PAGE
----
Johnson, Feingold disagree sharply in debate

Feingold blasts Johnson's Senate record

MILWAUKEE - The final debate between Sen. Ron Johnson and Democrat Russ Feingold has been a spirited one.

Johnson and Feingold sat next to one another for 90 minutes Tuesday, fielding questions on everything from Donald Trump and Hillary Clinton to the best way to fight opioid abuse in Wisconsin.

Feingold accuses Johnson of not doing enough as senator to tackle issues such as fighting terrorism, immigration reform and campaign finance laws.

Johnson says as a businessman he is more in touch with what Wisconsin residents want, while Feingold is a career politician who thinks problems can be solved with more government programs.

The debate came three weeks before Election Day.

Feingold blasts Johnson's Senate record

Democrat Russ Feingold says Republican Sen. Ron Johnson hasn't done his job in the Senate.

They have disagreed on a bevy of issues from the need to raise the minimum wage to how to fight terrorism.

Feingold says Johnson doesn't have specific ideas on numerous issues and hasn't acted to fight terrorism or deal with the refugee crisis in Syria.

Johnson says Democratic Senate Minority Leader Harry Reid blocks Republican proposals. He says Democrats are "obstructionists."

But Feingold says, "Harry Reid can't stop you from introducing a bill."

Feingold says Johnson wrong on Supreme Court

Democrat Russ Feingold says Sen. Ron Johnson's blocking a confirmation vote to put Merrick Garland on the Supreme Court disqualifies him from office.

Johnson has joined with Republicans in blocking Garland, who was nominated by President Barack Obama. Johnson says he wants to wait until after the election to consider the nomination so voters can elect a new Senate and president.

Feingold says that is wrong and the Senate should act now to fill the vacancy caused by the death of Justice Antonin Scalia. Feingold says Scalia would be "horrified" to see the Senate not holding hearings on a replacement.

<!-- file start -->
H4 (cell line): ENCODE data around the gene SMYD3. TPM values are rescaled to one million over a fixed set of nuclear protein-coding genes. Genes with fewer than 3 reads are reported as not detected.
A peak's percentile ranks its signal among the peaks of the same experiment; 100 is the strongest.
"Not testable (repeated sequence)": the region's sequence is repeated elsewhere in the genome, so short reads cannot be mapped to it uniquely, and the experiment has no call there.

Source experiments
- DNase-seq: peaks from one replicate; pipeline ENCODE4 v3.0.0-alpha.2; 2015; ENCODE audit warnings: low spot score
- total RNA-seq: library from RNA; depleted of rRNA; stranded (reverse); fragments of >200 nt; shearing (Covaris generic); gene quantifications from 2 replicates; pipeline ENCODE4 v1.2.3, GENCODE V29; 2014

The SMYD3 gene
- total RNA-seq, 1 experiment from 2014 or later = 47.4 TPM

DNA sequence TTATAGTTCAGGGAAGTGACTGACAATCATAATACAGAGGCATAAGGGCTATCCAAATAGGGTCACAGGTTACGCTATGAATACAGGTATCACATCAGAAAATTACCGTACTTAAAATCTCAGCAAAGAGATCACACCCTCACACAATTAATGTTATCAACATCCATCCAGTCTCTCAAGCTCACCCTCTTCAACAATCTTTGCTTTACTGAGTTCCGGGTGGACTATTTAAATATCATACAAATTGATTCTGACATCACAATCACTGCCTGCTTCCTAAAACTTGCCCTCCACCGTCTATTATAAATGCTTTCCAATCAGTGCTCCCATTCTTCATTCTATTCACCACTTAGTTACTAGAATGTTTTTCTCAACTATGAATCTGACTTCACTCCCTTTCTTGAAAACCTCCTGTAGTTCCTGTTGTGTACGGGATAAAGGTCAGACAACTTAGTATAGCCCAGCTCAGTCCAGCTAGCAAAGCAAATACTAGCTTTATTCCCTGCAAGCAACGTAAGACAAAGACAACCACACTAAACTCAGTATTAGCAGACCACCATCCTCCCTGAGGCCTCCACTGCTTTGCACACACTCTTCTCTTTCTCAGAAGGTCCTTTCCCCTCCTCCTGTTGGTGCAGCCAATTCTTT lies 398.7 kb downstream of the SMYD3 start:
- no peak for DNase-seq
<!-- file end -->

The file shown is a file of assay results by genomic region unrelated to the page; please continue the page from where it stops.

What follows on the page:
Johnson says he would only confirm judges, not "liberal activists."

Johnson blasts Feingold over campaign finance

Democratic Senate candidate Russ Feingold says Republican Sen. Ron Johnson is "benefiting enormously" from a campaign finance system he calls "corrupt."

Johnson says the signature campaign finance law Feingold authored with Arizona Sen. John McCain when he was in the Senate was a "spectacular failure" and "simply didn't work at all."

Feingold is defending taking the majority of his donations from donors outside of Wisconsin, even though he pledged in 1992 never to do that. Feingold says he's justified because the campaign finance system is fundamentally different following the landmark Citizens United Supreme Court ruling.

Johnson says Feingold promised to stand by his pledge and didn't.

Feingold says if Johnson truly cared about reforming the system, he would have fought for changes while in the Senate but he's done nothing.

Johnson says he and Trump are 'change agents'

Republican Sen. Ron Johnson says both he and Donald Trump are "change agents."

Johnson stood by his support for the Republican presidential nominee in his second Senate debate with Democrat Russ Feingold.

Johnson says he believes he and Trump are "on the right side of the issues" like fighting terrorism and the type of judges who would be appointed to the Supreme Court.

Johnson says he has parted with Trump on several issues. Johnson said in the "I don't think the election is rigged," contrary to comments Trump has made.

Feingold says Trump is irresponsible and would destabilize the world order if he's elected president. Feingold says Hillary Clinton is "not perfect" but "she's so much better than Donald Trump."

Johnson says "I think the American people are looking for dramatic change. Our nominee is a change agent. I'm a change agent."

Johnson, Feingold tangle over special interests

Republican Sen. Ron Johnson says he is not beholden to any special interests, refuting charges from his Democratic challenger that he is in the pocket of big business.

Johnson says he is proud of the plastics manufacturing business he helped start in Oshkosh. Johnson says he helped install the equipment at his company Pacur and worked nights. Johnson says, "I am the working man."

But Feingold says Johnson's voting record in the Senate shows that he sides with corporations and big business interests. Feingold says the question for voters is, "Who is this guy going to vote with? Is he going to vote with me or someone else?"

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